Create and share a new lesson based on this one.

About TED-Ed Originals

TED-Ed Original lessons feature the words and ideas of educators brought to life by professional animators. Are you an educator or animator interested in creating a TED-Ed original? Nominate yourself here »

Meet The Creators

  • Educator Christina Greer
  • Director Brett Underhill
  • Animator Brett Underhill
  • Narrator Christina Greer

Share

Additional Resources for you to Explore
The US Constitution states that the president of the United States has two major powers at his/her disposal – the power to veto bills from Congress and the power to issue Executive orders. The reason the founding fathers did not want to give the president too much authority is because they feared he or she would behave like a king or a dictator. Therefore, they established a system of checks and balances between the executive, legislative, and judicial branches.

If you research Executive Orders issued by modern day presidents, for example beginning with President Roosevelt, you will see that presidents have steadily used executive orders to expand their power by establishing agencies. By studying past executive orders, you will also see moments in time when presidents excluded various groups of people from American freedoms. Explore the various executive orders issued by United States presidents beginning with FDR. Are there any executive orders that stand out to you? Do you notice any patterns among the presidents?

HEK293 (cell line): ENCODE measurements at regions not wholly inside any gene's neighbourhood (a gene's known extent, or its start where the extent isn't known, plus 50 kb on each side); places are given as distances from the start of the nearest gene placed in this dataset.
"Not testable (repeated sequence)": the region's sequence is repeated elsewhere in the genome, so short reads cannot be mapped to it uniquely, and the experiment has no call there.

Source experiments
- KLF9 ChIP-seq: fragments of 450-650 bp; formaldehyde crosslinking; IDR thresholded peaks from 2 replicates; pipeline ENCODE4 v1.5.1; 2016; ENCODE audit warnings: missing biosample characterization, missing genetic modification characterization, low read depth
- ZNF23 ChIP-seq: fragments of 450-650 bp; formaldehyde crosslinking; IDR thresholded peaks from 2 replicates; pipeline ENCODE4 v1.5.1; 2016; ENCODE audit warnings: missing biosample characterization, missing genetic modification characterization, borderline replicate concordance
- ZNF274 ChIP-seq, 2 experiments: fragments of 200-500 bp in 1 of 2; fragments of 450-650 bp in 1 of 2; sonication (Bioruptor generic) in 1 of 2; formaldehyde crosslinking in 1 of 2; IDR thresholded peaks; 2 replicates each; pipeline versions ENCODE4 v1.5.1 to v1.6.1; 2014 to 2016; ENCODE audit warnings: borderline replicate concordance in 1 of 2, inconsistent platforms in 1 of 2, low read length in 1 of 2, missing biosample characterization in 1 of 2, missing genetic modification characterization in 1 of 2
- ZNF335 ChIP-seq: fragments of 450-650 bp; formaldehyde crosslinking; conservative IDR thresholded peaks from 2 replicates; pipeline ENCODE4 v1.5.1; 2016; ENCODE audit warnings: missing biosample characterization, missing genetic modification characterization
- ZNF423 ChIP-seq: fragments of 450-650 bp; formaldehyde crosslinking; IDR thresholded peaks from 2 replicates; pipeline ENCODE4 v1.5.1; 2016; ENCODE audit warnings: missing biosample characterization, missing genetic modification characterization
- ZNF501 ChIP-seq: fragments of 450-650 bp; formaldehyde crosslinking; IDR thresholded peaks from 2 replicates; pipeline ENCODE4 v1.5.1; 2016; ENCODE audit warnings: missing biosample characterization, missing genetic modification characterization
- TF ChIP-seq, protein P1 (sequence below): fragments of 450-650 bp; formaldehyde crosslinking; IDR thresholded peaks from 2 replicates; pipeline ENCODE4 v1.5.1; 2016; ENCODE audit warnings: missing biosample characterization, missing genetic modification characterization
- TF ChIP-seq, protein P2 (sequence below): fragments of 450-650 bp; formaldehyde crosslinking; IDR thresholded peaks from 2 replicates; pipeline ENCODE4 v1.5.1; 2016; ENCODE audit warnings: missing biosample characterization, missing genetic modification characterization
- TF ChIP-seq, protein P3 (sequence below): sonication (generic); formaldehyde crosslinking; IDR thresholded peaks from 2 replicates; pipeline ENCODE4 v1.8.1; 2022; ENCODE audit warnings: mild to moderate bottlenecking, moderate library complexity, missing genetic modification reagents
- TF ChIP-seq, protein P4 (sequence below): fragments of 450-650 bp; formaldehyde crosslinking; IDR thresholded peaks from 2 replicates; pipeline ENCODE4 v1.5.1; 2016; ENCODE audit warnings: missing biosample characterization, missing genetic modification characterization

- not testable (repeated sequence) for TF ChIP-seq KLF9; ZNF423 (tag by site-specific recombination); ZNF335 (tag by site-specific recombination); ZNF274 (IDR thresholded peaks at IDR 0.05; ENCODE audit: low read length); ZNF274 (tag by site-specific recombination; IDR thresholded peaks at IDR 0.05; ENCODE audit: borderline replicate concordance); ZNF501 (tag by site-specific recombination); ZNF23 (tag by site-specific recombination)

Executive orders are extremely important for presidents trying to pass certain policies in an emergency or when they cannot work with Congress. What do you think presidents should do to get Congress to assist them in their agenda? What should be a president’s most important goal be if she or he is issuing an executive order?

Over the past few decades, political participation in US has been on a steady decline. Individuals who are of voting age and eligible to vote (that is, they are citizens who have not been convicted of felonies in particular states) have not even bothered to register to vote. Why do you think so many Americans who can vote for the president choose not to do so? What can local, state level, and national leaders do to convince people to register to vote and then actually turn out to vote on election day?

Since most states require that individuals must register to vote several days or weeks before an election, are the costs of preparing to vote too great? Are voters asked to do too much in the voting process? When the election day arrives, polls are only open for about a maximum of twelve hours. If the US extended voting over several days, do you think political participation would increase or are voters not interested for other reasons?

Imagine you were one of the founding fathers. What would you change about the US powers given to the president? How would you ensure that one person would not abuse his/her power in generations to come?